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Friday, January 9, 1998 Published at 10:24 GMT

UK: Politics

Where will the Scottish parliament be?
image: [ Edinburgh: possible locations for the Scottish parliament ]
Edinburgh: possible locations for the Scottish parliament

The long-awaited decision on the site of the Scottish parliament is being announced on Friday morning by the Scottish Secretary, Donald Dewar. It is believed that he will favour the Holyrood site, opposite the Queen's Scottish residence in Edinburgh.

But there will be strong opposition from supporters of the contending sites, especially the historic former Royal High School at Calton Hill and the waterfront site of Leith.

The debate began last July when Mr Dewar opposed the idea of using Calton Hill because it was too small.

The last Labour government converted the school into a debating chamber for a Scottish assembly, but it remained empty when the referendum of 1979 was defeated.

Guidelines were put out for the new site, specifying that it should be central, accessible, representative of Scotland, and fall within a £40m spending limit.

But the estimated cost has now gone up to between £50-65m.


[ image: The Queen's official Scottish residence]
The Queen's official Scottish residence
The new leading contender is located opposite the Queen's official Scottish residence, the Palace of Holyrood House.

Although it had originally been in the running, it was not announced publicly until last December because of uncertainty as to when the site would be vacated.

The four-acre site is currently the home of Scottish and Newcastle breweries, and is being offered to the Government as a commercial transaction. The current building will have to be dismantled, and a new parliament erected.

[ image: The Holyrood site would boost tourism in Edinburgh's old town]
The Holyrood site would boost tourism in Edinburgh's old town
It is not yet known how much the project will cost, and if it will fall within the spending limit, but the site is favoured because of its historic links and its city-centre location.

However, there will be strong opposition to the choice of Holyrood from the Scottish National Party, which favours Calton Hill.

Glasgow architect Alan Park has also warned that the Holyrood site presents major difficulties.

"It's a very restricted site and that limits what you can do. The other problem is most major buildings take 10-15 years from start to finish and the Government don't have anything like that time," he said.


The plan to build a waterfront parliament at Leith, just outside Edinburgh, was originally thought to be Mr Dewar's favourite option.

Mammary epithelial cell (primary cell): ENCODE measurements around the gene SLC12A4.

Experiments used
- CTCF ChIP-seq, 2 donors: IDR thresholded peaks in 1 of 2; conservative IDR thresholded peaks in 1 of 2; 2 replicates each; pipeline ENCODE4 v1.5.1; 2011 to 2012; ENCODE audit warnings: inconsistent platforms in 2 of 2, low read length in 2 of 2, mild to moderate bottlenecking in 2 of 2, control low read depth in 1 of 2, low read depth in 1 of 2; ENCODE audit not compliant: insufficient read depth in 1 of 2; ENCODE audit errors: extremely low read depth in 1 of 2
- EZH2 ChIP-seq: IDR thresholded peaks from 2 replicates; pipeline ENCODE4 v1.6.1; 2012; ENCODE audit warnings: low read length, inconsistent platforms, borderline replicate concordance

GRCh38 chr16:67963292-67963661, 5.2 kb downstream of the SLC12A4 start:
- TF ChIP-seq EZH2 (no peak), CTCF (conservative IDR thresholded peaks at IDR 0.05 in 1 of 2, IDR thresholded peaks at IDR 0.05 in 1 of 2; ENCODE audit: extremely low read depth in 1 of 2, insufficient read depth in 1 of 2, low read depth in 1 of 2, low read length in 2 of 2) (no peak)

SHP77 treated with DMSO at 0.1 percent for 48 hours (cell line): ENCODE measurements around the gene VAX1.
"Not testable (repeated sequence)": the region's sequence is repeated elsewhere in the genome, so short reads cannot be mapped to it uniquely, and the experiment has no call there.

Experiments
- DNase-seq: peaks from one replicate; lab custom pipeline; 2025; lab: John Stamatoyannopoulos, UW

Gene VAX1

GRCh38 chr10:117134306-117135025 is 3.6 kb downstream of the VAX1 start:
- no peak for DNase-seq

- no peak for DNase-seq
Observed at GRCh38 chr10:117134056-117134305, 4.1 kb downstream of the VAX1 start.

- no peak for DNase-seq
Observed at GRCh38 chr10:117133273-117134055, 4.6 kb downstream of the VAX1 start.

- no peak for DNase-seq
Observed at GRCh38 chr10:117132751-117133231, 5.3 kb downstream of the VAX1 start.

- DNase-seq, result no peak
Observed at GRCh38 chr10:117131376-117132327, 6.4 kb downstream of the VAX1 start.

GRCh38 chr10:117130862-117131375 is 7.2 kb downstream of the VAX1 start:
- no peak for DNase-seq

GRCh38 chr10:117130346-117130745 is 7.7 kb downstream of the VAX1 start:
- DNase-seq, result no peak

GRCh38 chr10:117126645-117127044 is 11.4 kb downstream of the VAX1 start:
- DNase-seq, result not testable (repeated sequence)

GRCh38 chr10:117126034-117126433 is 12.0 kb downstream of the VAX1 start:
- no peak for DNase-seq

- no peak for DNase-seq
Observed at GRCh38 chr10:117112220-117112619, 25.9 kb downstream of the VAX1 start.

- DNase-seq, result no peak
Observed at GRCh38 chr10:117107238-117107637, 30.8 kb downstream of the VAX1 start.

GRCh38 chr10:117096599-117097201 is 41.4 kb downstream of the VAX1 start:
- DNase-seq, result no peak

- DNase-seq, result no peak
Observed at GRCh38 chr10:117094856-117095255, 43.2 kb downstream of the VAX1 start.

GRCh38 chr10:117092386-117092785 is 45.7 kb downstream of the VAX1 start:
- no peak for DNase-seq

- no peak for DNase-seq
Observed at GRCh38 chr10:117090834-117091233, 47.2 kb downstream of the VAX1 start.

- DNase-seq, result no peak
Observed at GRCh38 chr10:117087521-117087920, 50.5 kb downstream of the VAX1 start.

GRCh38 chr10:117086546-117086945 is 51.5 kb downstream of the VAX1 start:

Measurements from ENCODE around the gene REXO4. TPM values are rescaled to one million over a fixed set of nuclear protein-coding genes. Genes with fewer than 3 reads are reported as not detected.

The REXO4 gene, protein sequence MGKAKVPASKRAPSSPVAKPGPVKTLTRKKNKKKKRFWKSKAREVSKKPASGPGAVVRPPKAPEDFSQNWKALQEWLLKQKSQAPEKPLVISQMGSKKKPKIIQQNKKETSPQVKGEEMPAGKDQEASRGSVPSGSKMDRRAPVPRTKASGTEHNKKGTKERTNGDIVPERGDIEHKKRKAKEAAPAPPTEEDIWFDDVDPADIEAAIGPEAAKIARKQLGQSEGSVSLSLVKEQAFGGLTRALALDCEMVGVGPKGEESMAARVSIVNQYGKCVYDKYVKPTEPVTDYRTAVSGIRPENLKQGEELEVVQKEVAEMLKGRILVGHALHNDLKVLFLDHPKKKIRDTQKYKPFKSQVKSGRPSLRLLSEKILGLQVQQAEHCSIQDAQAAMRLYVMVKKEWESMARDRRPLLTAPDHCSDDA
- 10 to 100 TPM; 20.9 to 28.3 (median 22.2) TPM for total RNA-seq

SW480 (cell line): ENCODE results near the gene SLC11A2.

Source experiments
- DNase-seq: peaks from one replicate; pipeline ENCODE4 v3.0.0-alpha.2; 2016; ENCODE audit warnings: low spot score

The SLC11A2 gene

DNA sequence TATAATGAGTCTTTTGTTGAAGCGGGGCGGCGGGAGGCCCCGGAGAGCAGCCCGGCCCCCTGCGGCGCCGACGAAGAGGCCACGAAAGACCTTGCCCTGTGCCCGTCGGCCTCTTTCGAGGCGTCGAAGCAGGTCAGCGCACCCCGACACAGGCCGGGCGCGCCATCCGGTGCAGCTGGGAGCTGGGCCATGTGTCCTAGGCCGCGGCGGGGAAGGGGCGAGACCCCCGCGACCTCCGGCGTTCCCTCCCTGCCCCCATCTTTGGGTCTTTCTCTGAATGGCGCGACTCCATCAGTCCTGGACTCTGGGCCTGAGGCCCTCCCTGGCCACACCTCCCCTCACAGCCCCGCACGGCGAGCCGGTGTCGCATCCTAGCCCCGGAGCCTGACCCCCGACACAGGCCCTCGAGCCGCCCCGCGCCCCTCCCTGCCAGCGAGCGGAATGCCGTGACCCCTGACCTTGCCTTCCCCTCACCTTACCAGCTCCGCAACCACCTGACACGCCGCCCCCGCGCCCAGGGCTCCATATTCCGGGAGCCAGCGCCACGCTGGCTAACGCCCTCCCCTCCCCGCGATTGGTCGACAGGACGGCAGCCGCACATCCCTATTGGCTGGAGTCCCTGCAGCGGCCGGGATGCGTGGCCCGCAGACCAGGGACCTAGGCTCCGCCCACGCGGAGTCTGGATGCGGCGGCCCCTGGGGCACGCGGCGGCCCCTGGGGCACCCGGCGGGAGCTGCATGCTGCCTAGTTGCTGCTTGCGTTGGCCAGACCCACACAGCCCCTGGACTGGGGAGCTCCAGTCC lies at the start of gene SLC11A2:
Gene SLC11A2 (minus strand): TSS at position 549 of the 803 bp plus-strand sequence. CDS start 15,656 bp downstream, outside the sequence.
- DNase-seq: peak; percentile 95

The Forth Ports Authority is offering the site for free. If there had not been a delay in announcing the site, the authority says it could have completed the new parliamentary building by Christmas, 1999, in time for the millennium.

Scottish civil servants are reported to be keen on the quay-side site, as it is near their new headquarters.

But opponents say it is too far from the city centre, and does not have adequate transport links, a key requirement for an accessible parliament. They also say it would place an enormous burden on the road network.

Calton Hill

[ image: The debating chamber in the old school]
The debating chamber in the old school
This option is thought to be the most popular with the Scots, and is also supported by the Scottish National Party. The SNP says it best matches the criteria of being accessible and at the centre of Scotland's national life.

"There is a lot of talk about how the parliament is going to reinvigorate this or that area, or will be handy for civil servants," said architect Malcolm Fraser.

"But we're talking about something far more important than that... Edinburgh was built around hills, not a waterfront. Up on Calton Hill there is a connection to the land and Scotland which reaches out beyond Edinburgh and is not buried in it."

After the former Royal School building was judged to be too small, it was suggested that the adjacent building, St Andrew's House, be used as well. Until recently this was home to the Scottish Office.

Opponents say the plans for Calton Hill are too expensive. Converting St Andrew's House is estimated at costing £65m.

A new suggestion this week proposes to convert a half-finished monument known as "Edinburgh's disgrace" into a brand new parliament building. The old stone acropolis was begun in 1822 as a national monument to celebrate Britain's victory in the Napoleonic Wars. But it was abandoned after money ran out to complete it.

Under the new plans the monument would contain a glass debating chamber, with media and administrative areas extending behind. The building would have its own helipad, and a cable-car lift would provide transport down the hill to further administrative units in the Royal School.

However, this idea is not being considered by the Scottish Office.


This site is centrally located in Edinburgh's west end. It has the advantage of excellent transport and communication links.

It is not as expensive as the Calton Hill option, and does not have the accessibility problem of Leith.

But it has been criticised as being too small, although supporters point out that the new Holyrood site is no bigger.

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